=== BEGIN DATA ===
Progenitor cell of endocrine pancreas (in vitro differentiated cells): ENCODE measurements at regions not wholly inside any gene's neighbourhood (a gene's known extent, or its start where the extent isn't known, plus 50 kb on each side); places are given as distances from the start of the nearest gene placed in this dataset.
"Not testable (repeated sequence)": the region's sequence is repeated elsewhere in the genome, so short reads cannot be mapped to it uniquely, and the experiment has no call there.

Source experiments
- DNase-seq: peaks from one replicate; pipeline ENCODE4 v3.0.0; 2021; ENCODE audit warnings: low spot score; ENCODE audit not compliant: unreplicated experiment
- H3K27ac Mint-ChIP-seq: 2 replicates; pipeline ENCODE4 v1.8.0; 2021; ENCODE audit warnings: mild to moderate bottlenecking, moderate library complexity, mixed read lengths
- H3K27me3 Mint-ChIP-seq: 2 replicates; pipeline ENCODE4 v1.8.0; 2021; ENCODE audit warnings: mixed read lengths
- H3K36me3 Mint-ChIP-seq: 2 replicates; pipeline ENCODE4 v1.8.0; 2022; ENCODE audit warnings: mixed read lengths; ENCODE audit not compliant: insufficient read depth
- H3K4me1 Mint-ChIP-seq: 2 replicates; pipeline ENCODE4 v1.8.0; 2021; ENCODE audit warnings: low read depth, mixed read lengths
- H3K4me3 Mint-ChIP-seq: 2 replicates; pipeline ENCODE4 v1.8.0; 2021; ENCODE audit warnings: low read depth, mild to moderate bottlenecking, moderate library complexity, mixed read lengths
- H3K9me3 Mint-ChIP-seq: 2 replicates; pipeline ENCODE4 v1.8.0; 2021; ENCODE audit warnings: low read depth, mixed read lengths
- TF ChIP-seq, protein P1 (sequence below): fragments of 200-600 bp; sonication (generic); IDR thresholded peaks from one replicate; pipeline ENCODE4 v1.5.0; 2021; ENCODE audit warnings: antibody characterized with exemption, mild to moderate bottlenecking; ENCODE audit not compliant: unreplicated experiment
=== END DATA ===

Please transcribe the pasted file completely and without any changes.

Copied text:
Progenitor cell of endocrine pancreas (in vitro differentiated cells): ENCODE measurements at regions not wholly inside any gene's neighbourhood (a gene's known extent, or its start where the extent isn't known, plus 50 kb on each side); places are given as distances from the start of the nearest gene placed in this dataset.
"Not testable (repeated sequence)": the region's sequence is repeated elsewhere in the genome, so short reads cannot be mapped to it uniquely, and the experiment has no call there.

Source experiments
- DNase-seq: peaks from one replicate; pipeline ENCODE4 v3.0.0; 2021; ENCODE audit warnings: low spot score; ENCODE audit not compliant: unreplicated experiment
- H3K27ac Mint-ChIP-seq: 2 replicates; pipeline ENCODE4 v1.8.0; 2021; ENCODE audit warnings: mild to moderate bottlenecking, moderate library complexity, mixed read lengths
- H3K27me3 Mint-ChIP-seq: 2 replicates; pipeline ENCODE4 v1.8.0; 2021; ENCODE audit warnings: mixed read lengths
- H3K36me3 Mint-ChIP-seq: 2 replicates; pipeline ENCODE4 v1.8.0; 2022; ENCODE audit warnings: mixed read lengths; ENCODE audit not compliant: insufficient read depth
- H3K4me1 Mint-ChIP-seq: 2 replicates; pipeline ENCODE4 v1.8.0; 2021; ENCODE audit warnings: low read depth, mixed read lengths
- H3K4me3 Mint-ChIP-seq: 2 replicates; pipeline ENCODE4 v1.8.0; 2021; ENCODE audit warnings: low read depth, mild to moderate bottlenecking, moderate library complexity, mixed read lengths
- H3K9me3 Mint-ChIP-seq: 2 replicates; pipeline ENCODE4 v1.8.0; 2021; ENCODE audit warnings: low read depth, mixed read lengths
- TF ChIP-seq, protein P1 (sequence below): fragments of 200-600 bp; sonication (generic); IDR thresholded peaks from one replicate; pipeline ENCODE4 v1.5.0; 2021; ENCODE audit warnings: antibody characterized with exemption, mild to moderate bottlenecking; ENCODE audit not compliant: unreplicated experiment